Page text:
What have been the overall subsidies from the govt. to the oil sector during these years? Let us note that the much touted “fiscal subsidies” by the Centre on account of LPG and PDS Kerosene are merely to the tune of Rs.2,524 cr. in 2006-07, Rs.2,641 cr. in 2007-08, Rs.2,688 cr. in 2008-09 and Rs.2054 cr. in 2009-10. Even if we add the notional “under-recovery” of OMCs on account of Petrol, Diesel, Kerosene and LPG, the total of “fiscal subsidy plus under-recovery” figures turn out to be Rs.51, 911cr. for 2006-07, Rs.79,764 cr. for 2007-08, Rs.1,05,980 cr. for 2008-09 and Rs.48,105 cr. for 2009-10. Who is then subsidizing whom?
The moot question that needs to be asked is when the public oil sector companies are maintaining healthy profits and the Government too is earning handsome revenue which far exceeds its subsidy component to specific petroleum products, why is it creating a fiction of “loss” and “subsidy burden”?
A Political Choice: Classes Over Masses
Clearly, the move for deregulation of oil prices has nothing to do with any actual financial “losses” (since there is none) of OMCs nor with the much trumpeted “subsidy burden” destabilizing fiscal balance of the central government. However, as we are going to argue, deregulation has everything to do with the political choice that the government is making to benefit the specific classes and cartelised private corporate players for whom the petroleum sector - from exploration to marketing - has been offered on a platter as a core agenda of neo-liberal restructuring of our economy.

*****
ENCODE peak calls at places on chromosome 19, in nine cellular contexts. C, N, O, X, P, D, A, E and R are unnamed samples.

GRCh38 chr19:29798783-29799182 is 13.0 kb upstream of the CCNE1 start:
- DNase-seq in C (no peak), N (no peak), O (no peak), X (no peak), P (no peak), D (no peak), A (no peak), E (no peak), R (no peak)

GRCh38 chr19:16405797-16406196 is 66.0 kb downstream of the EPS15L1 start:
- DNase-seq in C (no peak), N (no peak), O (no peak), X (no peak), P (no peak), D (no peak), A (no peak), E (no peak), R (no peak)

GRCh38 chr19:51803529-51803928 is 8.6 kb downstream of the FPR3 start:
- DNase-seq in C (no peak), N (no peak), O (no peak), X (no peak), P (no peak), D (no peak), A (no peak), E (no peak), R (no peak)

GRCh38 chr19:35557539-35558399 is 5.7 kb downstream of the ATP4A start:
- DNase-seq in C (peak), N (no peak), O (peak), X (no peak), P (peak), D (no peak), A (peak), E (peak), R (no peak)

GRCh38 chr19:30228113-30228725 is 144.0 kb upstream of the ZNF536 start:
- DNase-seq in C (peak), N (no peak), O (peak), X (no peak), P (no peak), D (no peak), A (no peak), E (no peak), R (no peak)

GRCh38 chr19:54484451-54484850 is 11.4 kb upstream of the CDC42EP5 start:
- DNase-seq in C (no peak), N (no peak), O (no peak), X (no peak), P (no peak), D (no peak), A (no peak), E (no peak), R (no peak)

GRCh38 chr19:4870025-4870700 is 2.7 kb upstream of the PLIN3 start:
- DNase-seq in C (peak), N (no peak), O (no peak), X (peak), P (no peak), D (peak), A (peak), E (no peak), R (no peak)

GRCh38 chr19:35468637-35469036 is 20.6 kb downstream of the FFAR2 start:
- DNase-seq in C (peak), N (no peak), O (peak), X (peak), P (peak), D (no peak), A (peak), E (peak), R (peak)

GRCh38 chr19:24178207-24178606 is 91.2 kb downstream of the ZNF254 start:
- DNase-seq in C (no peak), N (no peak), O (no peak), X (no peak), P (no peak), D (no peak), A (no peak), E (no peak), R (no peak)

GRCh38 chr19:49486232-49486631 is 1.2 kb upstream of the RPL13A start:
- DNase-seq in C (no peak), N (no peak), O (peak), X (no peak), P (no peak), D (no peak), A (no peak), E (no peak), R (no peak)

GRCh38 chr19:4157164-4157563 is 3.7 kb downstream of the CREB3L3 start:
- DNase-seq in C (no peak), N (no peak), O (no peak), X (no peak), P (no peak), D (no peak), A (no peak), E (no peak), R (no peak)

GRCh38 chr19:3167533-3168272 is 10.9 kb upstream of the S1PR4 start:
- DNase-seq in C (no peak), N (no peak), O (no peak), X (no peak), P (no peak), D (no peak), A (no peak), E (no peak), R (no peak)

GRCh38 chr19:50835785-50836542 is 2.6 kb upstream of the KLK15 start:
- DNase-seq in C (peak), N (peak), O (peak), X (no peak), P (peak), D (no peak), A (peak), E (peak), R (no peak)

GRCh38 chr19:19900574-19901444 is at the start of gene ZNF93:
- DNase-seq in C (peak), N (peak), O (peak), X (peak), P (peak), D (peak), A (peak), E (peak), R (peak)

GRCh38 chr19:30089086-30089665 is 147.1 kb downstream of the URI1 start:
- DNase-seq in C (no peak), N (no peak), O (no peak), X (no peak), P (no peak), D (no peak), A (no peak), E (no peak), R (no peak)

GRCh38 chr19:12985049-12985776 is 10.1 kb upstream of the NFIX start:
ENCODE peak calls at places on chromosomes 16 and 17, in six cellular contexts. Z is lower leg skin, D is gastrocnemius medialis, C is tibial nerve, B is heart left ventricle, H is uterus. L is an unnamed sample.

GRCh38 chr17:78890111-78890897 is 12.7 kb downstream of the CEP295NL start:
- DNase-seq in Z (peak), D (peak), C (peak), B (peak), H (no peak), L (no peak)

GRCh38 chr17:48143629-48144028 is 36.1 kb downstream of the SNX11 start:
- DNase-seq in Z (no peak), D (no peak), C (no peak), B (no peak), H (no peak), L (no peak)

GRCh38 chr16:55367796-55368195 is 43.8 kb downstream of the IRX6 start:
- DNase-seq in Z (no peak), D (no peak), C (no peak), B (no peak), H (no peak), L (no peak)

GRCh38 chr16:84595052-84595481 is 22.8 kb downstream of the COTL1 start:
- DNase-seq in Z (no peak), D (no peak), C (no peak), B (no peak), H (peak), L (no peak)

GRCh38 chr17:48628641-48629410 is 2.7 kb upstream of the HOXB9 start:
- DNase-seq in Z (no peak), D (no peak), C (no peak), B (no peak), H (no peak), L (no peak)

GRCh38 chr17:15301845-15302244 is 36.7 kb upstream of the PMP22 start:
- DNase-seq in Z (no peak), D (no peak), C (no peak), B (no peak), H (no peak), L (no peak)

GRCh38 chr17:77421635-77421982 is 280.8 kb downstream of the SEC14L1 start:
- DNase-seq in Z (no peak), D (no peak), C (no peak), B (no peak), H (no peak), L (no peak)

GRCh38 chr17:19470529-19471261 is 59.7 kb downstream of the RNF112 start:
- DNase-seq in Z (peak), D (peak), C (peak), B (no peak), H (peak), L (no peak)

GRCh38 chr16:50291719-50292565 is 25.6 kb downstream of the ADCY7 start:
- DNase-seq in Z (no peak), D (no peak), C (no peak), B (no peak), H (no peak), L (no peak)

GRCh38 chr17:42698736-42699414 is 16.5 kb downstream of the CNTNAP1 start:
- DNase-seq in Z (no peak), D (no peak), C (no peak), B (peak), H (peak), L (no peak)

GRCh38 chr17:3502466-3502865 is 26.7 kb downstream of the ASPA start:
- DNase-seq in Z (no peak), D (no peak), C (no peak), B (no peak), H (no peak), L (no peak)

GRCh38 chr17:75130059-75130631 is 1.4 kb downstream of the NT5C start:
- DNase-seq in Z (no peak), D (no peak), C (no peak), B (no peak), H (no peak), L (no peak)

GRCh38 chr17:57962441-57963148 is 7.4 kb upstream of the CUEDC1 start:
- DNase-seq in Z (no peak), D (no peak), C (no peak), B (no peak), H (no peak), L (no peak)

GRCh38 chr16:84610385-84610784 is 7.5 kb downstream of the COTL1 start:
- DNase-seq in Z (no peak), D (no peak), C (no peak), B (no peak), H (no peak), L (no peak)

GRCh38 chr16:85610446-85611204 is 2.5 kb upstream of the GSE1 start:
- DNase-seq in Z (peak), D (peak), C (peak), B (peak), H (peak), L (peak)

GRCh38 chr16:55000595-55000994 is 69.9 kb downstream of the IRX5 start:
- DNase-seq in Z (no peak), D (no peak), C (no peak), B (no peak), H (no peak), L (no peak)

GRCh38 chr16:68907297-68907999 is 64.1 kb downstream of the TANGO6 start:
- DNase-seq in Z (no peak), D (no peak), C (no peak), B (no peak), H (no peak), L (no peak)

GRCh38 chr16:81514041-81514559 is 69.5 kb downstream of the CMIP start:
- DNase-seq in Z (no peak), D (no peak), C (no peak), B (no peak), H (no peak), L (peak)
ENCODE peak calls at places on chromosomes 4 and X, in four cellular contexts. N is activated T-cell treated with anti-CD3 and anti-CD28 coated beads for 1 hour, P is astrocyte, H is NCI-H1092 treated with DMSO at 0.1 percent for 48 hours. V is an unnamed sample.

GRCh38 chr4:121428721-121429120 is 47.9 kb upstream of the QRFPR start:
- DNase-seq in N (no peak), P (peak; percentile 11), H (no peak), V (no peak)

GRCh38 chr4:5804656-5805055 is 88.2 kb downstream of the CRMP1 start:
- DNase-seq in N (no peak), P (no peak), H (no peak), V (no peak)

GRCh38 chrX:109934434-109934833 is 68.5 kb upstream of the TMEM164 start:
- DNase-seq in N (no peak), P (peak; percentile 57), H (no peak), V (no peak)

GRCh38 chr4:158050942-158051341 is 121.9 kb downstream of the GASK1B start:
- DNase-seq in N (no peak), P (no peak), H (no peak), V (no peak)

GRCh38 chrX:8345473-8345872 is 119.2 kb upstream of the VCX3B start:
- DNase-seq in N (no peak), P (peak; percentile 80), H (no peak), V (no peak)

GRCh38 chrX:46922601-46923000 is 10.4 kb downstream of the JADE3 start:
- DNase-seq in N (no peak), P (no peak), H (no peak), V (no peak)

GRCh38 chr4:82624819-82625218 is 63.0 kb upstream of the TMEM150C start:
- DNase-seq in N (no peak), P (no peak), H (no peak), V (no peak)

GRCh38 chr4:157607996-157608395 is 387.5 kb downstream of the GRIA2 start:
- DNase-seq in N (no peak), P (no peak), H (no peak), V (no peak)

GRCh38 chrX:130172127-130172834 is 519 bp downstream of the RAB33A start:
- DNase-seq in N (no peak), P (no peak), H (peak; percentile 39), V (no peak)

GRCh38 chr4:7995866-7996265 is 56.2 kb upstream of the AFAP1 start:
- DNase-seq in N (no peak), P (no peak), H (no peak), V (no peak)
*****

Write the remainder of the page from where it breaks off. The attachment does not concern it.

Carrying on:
Moves to open up oil sector are not new. While the Administrative Pricing Mechanism (APM) regime was introduced in mid-70s following the oil shock, opening up of the oil sector emerged as a major thrust area for the ruling class in the post 1991 reform era. But given the sensitivity of the issue, successive governments hesitated to go ahead whole hog with the agenda. The mid-90s saw one of the first definitive moves in the direction with the appointment of an “R Group” involving “experts” from the government and the private sector. The R Group submitted its report in 1996 suggesting the dismantling of the APM and tariff reforms. The government accepted these recommendations and brought out a notification in November 1997 announcing phased dismantling of the APM from April 1998 within a fixed time frame of four years. It was then, in 2002, that the NDA Government (led by the BJP which is now shouting itself hoarse against petro-price hike) dismantled the APM for the first time. Then, too, the government stopped short of complete deregulation, and retained many of the restrictive provisions. This time around, the government, riding on the shoulders of three successive ‘expert committees’ – the Rangarajan Committee, the Chaturvedi Committee and finally the Kirit Parikh Committee recommendations – has sought to justify its premeditated and long-planned plunge.